Second, if candidates are to become less reliant on Super PACs and other outside groups, then measures that make it easier to raise money in a transparent way, and in accordance with contribution limits, could be a beneficial thing.  It is impossible for one organization, party, or even Congress, to control the political messages that make it to the airwaves.  What these organizations can control is who is accountable for the messages that are made, and their level of transparency.   Unlike ad hoc organizations like Super PACs, elected officials and candidates are accountable for the statements they make and their legitimacy is dependent upon it.  Therefore measures that empower candidates relative to outside organizations perhaps deserve a second look by progressives that desire an improved campaign finance system.

 

Federal court ruling could create stricter FEC enforcement

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In the wake of the Citizens United case, the common narrative that has transpired among public interest reformers and media outlets, is one that suggests that the FEC’s ability to enforce campaign finance law has been “systematically gutted” over the past decade.  Yet in a recent article titled “No More Easy Outs at the FEC,” former FEC Chairman David Mason posits quite the reverse.  Events that do not quite make it to the level of the Supreme Court, or that otherwise prove insufficiently flashy enough to attract the sort of media attention that Citizens United did, nevertheless have important implications for the direction of campaign finance.  In particular, Mason refers to a court ruling that he believes will engender a heightened sense of scrutiny and stricter FEC enforcement measures and notes, “..it may not be enough to comply with the law—you need to document your compliance decisions and procedures.”  Though relatively minor in its solitary impact, this one example sheds light on an overall national political trend that appears to get lost in the complexity of our system.   Trends such as the rising costs of campaigns and an increased need for professional campaign services have implications that pale in comparison to Citizens United.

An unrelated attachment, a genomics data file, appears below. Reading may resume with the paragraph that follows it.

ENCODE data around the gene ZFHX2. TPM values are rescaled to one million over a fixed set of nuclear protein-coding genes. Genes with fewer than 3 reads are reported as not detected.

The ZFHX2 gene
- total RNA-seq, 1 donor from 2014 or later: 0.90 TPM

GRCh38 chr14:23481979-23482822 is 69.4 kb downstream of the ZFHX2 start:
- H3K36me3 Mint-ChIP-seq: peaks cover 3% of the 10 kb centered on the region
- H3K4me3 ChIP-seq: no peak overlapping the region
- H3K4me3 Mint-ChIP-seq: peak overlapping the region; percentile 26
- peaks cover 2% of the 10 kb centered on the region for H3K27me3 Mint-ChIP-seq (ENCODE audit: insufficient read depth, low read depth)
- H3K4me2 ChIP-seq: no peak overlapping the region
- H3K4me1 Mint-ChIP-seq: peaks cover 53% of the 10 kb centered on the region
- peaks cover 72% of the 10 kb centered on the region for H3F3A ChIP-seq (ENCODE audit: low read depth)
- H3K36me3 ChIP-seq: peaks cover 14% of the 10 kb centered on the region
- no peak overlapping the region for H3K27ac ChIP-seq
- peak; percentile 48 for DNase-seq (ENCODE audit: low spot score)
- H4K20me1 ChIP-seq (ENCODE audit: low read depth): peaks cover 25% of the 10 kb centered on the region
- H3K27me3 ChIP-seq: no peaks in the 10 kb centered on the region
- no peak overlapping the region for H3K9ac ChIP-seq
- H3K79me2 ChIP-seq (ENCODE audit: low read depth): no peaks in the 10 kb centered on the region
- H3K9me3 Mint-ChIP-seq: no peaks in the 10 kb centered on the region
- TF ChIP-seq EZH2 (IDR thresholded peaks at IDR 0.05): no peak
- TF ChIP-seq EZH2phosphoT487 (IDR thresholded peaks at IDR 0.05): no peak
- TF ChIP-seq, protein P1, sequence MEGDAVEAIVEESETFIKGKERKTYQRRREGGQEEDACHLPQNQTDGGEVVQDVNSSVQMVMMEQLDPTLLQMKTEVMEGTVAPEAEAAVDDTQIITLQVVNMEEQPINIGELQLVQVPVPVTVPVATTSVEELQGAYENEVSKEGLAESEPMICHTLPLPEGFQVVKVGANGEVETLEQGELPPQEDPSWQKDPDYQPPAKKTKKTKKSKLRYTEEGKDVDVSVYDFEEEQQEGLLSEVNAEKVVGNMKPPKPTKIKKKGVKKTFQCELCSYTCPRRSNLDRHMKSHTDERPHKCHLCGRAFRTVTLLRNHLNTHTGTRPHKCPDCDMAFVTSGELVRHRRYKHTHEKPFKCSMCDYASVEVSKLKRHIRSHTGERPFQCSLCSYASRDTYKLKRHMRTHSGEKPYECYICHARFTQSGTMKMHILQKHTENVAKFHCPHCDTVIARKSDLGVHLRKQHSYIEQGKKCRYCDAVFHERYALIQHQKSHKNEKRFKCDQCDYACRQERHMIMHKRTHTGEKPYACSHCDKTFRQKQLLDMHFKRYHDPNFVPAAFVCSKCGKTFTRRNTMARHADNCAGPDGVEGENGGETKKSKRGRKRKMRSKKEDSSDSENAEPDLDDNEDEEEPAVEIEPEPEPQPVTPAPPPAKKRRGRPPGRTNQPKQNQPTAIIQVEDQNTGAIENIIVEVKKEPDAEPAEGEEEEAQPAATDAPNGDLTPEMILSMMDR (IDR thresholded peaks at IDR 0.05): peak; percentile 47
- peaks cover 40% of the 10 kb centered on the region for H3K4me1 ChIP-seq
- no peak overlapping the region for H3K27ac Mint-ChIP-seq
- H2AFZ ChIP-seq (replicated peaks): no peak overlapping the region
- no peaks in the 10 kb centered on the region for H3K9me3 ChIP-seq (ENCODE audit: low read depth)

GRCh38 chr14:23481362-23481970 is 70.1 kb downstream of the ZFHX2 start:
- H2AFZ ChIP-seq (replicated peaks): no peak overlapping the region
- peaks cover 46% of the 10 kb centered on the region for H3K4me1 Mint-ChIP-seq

Of course, procedural improvements implemented at the FEC are made with the intent to increase accountability within the “regulated community” (PACs, candidates, parties).  Stronger accountability is a nonpartisan issue that few would argue has any negative direct effects.  Yet what tends to get overlooked are the indirect effects, including the pricetag of these procedural changes and where the financial burden of it may fall.

The rising costs of running a campaign, whether as a function of strengthened regulations or the reality of increasingly expensive media markets, has been primarily shouldered by political candidates.  Over the past century, campaigns have moved away from a party-centered model toward a primarily candidate-centered one.  Faced with dwindling party support, candidates had to look elsewhere for the financial support necessary to pay for services such as voter identification, registration, and distribution of campaign literature. Services that have historically been functions of the party machine are now being outsourced to political professionals. (See this article by Jill Lepore for a more extensive background of the professionalization of politics and how it became a business.)

This candidate-centered trend has created the perception that the more money a campaign raises, the more legitimate and credible its candidate is regarded by the media and the public.  The way in which this phenomenon developed can be likened to an arms race.  Candidates stock their war chests with campaign dollars, primarily as a defensive strategy.  Yet understanding the potential for those funds to be used offensively, opponent parties and challengers respond by developing war chests of their own.  In this environment, it is therefore easy to see how a candidate’s legitimacy is a function of how much money they are able to raise.  Money determines the extent to which an incumbent candidate can defend itself from potential challengers, or a potential challenger can run a professional offensive campaign a seated incumbent.